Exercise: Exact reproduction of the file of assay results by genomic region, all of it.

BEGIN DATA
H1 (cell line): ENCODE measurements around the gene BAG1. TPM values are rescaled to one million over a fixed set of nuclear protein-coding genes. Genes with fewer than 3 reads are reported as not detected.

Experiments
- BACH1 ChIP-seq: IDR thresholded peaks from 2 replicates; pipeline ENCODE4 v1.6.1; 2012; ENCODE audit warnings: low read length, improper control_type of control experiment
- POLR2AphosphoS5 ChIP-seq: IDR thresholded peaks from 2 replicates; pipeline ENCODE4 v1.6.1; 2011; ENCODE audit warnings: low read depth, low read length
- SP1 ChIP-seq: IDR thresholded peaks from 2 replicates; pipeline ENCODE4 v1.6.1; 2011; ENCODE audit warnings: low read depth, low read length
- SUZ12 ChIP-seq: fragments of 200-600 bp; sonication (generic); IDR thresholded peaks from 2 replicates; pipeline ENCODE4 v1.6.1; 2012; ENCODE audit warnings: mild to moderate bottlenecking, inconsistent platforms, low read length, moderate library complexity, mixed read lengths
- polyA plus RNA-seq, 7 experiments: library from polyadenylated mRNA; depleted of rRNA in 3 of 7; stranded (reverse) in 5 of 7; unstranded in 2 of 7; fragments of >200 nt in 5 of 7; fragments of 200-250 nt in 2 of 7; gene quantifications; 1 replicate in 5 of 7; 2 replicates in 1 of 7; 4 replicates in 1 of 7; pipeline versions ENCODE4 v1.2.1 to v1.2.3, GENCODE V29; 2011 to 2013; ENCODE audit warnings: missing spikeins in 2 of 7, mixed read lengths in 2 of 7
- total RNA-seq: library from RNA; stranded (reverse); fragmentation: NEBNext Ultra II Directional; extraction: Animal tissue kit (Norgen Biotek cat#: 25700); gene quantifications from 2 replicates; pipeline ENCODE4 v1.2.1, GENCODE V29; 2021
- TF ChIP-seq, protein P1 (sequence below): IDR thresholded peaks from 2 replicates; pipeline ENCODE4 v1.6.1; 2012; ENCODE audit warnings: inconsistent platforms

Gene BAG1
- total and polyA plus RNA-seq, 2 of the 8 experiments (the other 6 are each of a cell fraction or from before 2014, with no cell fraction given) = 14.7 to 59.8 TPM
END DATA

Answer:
H1 (cell line): ENCODE measurements around the gene BAG1. TPM values are rescaled to one million over a fixed set of nuclear protein-coding genes. Genes with fewer than 3 reads are reported as not detected.

Experiments
- BACH1 ChIP-seq: IDR thresholded peaks from 2 replicates; pipeline ENCODE4 v1.6.1; 2012; ENCODE audit warnings: low read length, improper control_type of control experiment
- POLR2AphosphoS5 ChIP-seq: IDR thresholded peaks from 2 replicates; pipeline ENCODE4 v1.6.1; 2011; ENCODE audit warnings: low read depth, low read length
- SP1 ChIP-seq: IDR thresholded peaks from 2 replicates; pipeline ENCODE4 v1.6.1; 2011; ENCODE audit warnings: low read depth, low read length
- SUZ12 ChIP-seq: fragments of 200-600 bp; sonication (generic); IDR thresholded peaks from 2 replicates; pipeline ENCODE4 v1.6.1; 2012; ENCODE audit warnings: mild to moderate bottlenecking, inconsistent platforms, low read length, moderate library complexity, mixed read lengths
- polyA plus RNA-seq, 7 experiments: library from polyadenylated mRNA; depleted of rRNA in 3 of 7; stranded (reverse) in 5 of 7; unstranded in 2 of 7; fragments of >200 nt in 5 of 7; fragments of 200-250 nt in 2 of 7; gene quantifications; 1 replicate in 5 of 7; 2 replicates in 1 of 7; 4 replicates in 1 of 7; pipeline versions ENCODE4 v1.2.1 to v1.2.3, GENCODE V29; 2011 to 2013; ENCODE audit warnings: missing spikeins in 2 of 7, mixed read lengths in 2 of 7
- total RNA-seq: library from RNA; stranded (reverse); fragmentation: NEBNext Ultra II Directional; extraction: Animal tissue kit (Norgen Biotek cat#: 25700); gene quantifications from 2 replicates; pipeline ENCODE4 v1.2.1, GENCODE V29; 2021
- TF ChIP-seq, protein P1 (sequence below): IDR thresholded peaks from 2 replicates; pipeline ENCODE4 v1.6.1; 2012; ENCODE audit warnings: inconsistent platforms

Gene BAG1
- total and polyA plus RNA-seq, 2 of the 8 experiments (the other 6 are each of a cell fraction or from before 2014, with no cell fraction given) = 14.7 to 59.8 TPM